Gone With The Gelt
Part Two

by Howard Jay Klein

David O. Selznick’s new assistant learns more than the movie biz. 2,711 words. Part One. Illustration by Thomas Warming.

Three days later the Super Chief hissed into Pasadena, its crimson war bonnet and yellow locomotive gleaming in the sparkling Southern California morning sun. The chauffeur was waiting and hefted our bags into the trunk of the Cadillac Fleetwood limousine. The trip had been three days of valuable reconnaissance about my new boss. I’d learned that David O. Selznick was a frenetic and obsessive memo dictator, a chain smoker, a heavy drinker, a cheap-feels copper on lady friends he’d trapped in the train passageways, and, mostly, a terrible gambler.

The driver eased the car out of the train station lot and drove onto Colorado Street headed south to Beverly Hills. Selznick slapped my knee.

“Buzz, you haven’t set a foot down at the studio yet but you are, dear boy, a true gem of a hire. Now I’ve leased an apartment in the Beverly Hills flats for you. We’ll drop you there now. Relax today and come into the office tomorrow to organize yourself with Lydia Schiller, my secretary. Then clear Friday night. You and I have a date in Tijuana.”

“What’s in Tijuana?”

“You’ll see. Just wear your suspenders.”

My next few days were a frenzied blur of running errands for Selznick to his tailor, to his bookie, to his lady friends, to his doctor to pick up and wait for prescriptions to be filled between snatches of time reading Gone With The Wind.

“It’s a little less than a two-hour drive to Tijuana,” Selznick said, getting into the back of his limo that Friday night. He flipped open the burled rosewood compartment inside the front seat backrest to reveal a bar. The driver arrived with a picnic hamper and handed it to Selznick, who unpacked sandwiches and side dishes from Canter’s and fixed drinks. Once on our way, he filled me in on his most recent series of losses to the casinos in the Mexican border town.

“Last year the government closed the casinos. I used to play at the Agua Caliente, the biggest and fanciest of all the joints down there. I had to pay up before they shut down. No debt amnesty from the government. I ate heavy losses.”

“What’s your definition of heavy?”

“Over a hundred grand, I guess, over three or four trips. I need the get-away time. It’s a tension reliever for me. This new Gone With The Wind project is a monster. It’s either going to kill me or make me.”

“Are the games down there straight?”

Selznick hesitated, paused to light a cigarette, “I think so. The casinos weren’t shut down because of crooked operations. Just by the new Mexican president who had moral objections.”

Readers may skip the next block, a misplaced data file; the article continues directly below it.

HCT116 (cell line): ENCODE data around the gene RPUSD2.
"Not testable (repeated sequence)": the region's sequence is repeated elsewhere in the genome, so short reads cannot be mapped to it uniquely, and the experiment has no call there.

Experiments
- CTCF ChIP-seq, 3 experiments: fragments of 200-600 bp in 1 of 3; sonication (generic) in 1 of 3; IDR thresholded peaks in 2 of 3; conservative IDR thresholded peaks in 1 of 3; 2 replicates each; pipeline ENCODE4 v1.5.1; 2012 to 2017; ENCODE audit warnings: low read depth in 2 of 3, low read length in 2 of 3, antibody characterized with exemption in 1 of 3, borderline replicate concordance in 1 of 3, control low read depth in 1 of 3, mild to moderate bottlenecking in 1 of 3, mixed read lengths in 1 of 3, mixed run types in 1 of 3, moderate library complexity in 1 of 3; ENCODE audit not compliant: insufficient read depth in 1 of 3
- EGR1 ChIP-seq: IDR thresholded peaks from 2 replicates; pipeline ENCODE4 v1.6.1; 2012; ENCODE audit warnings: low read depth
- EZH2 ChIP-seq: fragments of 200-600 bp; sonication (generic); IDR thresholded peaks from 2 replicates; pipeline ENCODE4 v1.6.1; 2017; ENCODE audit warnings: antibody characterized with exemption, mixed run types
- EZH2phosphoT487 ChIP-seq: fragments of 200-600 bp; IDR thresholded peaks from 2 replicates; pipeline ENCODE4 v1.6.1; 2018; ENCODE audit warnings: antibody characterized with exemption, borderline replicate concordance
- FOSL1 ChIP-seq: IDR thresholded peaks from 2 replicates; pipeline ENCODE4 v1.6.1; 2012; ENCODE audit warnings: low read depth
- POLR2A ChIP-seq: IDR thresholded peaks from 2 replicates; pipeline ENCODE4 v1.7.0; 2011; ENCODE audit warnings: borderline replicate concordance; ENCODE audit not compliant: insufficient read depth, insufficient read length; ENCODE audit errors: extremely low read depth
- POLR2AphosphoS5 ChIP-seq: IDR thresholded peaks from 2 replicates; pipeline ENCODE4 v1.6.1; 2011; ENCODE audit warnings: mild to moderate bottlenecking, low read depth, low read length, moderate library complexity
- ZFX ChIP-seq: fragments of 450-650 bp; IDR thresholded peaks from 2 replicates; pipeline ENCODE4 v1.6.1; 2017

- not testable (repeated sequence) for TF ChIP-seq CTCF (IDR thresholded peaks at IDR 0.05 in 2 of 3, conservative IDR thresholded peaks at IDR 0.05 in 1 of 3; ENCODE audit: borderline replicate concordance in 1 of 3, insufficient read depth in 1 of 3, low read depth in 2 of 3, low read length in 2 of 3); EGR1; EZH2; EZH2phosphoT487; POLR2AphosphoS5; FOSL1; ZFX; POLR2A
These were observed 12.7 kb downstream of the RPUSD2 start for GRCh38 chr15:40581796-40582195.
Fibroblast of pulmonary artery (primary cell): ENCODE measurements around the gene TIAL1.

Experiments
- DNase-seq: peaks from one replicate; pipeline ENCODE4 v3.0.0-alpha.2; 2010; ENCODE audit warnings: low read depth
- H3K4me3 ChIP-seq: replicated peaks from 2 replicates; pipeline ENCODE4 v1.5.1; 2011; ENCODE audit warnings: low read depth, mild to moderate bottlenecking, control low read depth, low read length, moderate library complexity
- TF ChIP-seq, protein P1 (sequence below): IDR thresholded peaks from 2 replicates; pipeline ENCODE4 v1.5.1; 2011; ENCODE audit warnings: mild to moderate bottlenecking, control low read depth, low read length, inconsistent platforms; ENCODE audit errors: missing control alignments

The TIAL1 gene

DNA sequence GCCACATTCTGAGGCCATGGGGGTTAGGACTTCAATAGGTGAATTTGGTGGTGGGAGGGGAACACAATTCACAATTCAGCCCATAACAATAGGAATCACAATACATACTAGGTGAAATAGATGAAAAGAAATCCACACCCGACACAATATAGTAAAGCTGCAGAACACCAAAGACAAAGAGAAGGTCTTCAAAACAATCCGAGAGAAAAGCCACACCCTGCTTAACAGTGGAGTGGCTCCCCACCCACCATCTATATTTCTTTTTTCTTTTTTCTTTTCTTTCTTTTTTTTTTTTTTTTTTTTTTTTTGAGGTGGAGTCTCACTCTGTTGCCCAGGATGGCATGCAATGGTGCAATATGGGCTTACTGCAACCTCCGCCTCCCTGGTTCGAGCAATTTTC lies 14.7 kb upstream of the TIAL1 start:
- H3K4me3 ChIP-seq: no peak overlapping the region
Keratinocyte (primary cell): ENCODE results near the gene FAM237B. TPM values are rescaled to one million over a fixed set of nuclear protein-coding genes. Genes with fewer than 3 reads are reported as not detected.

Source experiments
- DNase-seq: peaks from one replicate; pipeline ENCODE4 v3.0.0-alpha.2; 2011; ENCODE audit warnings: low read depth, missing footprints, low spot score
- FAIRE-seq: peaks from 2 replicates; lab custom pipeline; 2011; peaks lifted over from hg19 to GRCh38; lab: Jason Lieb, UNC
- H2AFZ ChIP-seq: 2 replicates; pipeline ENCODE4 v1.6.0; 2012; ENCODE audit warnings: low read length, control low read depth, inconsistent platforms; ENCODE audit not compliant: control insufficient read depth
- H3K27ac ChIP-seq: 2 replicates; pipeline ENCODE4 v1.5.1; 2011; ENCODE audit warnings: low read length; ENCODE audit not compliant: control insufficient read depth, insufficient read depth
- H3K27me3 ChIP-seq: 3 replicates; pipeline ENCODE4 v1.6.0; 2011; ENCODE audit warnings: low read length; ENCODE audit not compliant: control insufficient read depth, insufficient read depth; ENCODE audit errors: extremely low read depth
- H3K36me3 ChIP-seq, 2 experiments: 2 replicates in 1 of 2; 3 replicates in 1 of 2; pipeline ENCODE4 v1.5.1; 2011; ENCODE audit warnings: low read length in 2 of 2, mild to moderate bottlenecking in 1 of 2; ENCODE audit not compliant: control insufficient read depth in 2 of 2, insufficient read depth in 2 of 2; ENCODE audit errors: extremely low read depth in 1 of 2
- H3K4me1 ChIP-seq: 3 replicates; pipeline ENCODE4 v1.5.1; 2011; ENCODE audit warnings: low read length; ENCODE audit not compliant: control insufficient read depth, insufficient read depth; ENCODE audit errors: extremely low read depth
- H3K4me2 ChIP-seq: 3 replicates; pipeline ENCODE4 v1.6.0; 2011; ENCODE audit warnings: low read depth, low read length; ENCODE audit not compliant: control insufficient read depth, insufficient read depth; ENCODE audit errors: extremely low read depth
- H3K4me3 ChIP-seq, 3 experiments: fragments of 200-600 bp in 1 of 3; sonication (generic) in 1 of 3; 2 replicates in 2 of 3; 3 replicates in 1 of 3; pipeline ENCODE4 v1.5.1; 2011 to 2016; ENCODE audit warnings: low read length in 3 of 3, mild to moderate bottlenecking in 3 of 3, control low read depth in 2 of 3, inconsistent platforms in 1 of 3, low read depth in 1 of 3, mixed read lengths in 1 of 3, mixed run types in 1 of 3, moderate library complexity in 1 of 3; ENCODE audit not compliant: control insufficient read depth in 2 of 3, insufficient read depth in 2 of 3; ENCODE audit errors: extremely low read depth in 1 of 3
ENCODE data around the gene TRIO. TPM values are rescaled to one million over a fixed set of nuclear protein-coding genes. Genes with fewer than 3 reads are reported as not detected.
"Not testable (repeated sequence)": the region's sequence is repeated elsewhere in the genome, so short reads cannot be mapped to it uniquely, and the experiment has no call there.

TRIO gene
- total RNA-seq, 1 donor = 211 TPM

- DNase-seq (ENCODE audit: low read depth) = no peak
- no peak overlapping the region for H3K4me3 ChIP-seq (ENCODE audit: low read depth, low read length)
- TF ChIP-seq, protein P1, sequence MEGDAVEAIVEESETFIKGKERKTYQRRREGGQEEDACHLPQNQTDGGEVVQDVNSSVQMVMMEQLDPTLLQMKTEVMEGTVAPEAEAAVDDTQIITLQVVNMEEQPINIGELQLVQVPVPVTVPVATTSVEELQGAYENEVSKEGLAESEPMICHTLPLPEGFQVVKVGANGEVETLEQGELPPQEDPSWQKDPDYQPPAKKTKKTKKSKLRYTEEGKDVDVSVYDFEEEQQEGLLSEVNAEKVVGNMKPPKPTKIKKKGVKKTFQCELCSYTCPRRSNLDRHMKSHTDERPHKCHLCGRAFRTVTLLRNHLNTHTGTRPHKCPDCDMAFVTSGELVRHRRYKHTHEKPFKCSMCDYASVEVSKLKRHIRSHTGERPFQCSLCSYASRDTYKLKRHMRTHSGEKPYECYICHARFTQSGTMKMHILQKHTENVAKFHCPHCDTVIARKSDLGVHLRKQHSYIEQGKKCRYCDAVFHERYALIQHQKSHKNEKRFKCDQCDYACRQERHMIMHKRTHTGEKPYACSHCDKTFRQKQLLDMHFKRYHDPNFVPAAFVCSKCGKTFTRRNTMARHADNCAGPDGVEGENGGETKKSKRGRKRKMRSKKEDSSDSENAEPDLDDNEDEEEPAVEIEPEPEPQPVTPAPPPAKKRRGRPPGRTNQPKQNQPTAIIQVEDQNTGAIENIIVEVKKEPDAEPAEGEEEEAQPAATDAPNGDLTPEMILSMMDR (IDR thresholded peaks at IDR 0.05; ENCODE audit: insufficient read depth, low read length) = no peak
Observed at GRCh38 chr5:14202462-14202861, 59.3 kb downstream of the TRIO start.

“So where are we headed now?”

“The Casa Estrella, it’s a converted mansion just out of the city operating illegally with the local cops looking the other way, I’m told. Straight games, run by a guy named Moe Zeff who I also understand runs a few dog tracks around the country.”

The name had a familiar ring but for the moment I couldn’t recall why. “You owe these guys?”

He nodded. “On one trip a month ago, I blew $18,000. I’m here to pay that down and take another shot. You’ll be my Virgil, I’ll be Dante. We’ll make a Divine Comedy of the night. Maybe I can win a few shekels for a change.”

The Casa Estrella was a sprawling Spanish Moorish-style mansion in white stucco with barrel-tiled roof, a lush courtyard of beautifully manicured flower beds and green lawna, palm trees and umbrellaed tables where the gamblers took time out for food, drink and socializing. A Mariachi band played soulful love songs moving between guests. We entered through a back door manned by a big brown guy in a spangled white suit who passed us through to the courtyard after Selznick said the passworded.

“This way,” he said, dipping his head toward an open door under a loggia.

The casino was posh. Its blackjack, roulette and craps tables symmetrically arranged around a center bar tended by three knock-out gorgeous Mexican girls who chatted coquettishly with customers downing drinks. I scanned the floor and walked the aisles between the pits to get a sense of the play while Selznick settled up his unpaid markers in the manager’s credit office. The movie mogul emerged with a rack of what I guessed to be around ten thousand dollars in chips in $50 and $100 denominations.

“Over there,” he said, pointing to a blackjack table, one of two that was clearly in a high-limit section of the casino floor with its own bar and heavily staffed with immaculately dressed hosts and stunning cocktail waitresses bringing libations to the players. Two society blondes sat at the other table, sipping from champagne flutes as they gabbed between hands with the dealer, urging him to cough up an ace or a king. They recognized Selznick and waved.

“I want a private game,” Selznick said to the mustachioed pit boss who was tall, tanned, neatly turned out in a black suit with the posture of a Spanish grandee.

“Of course, sir,” he said, leading us to the blackjack table. As we sat down, Selznick shoved five hundred dollars in $25 chips to me. “Partners again?”

“Partners,” I agreed.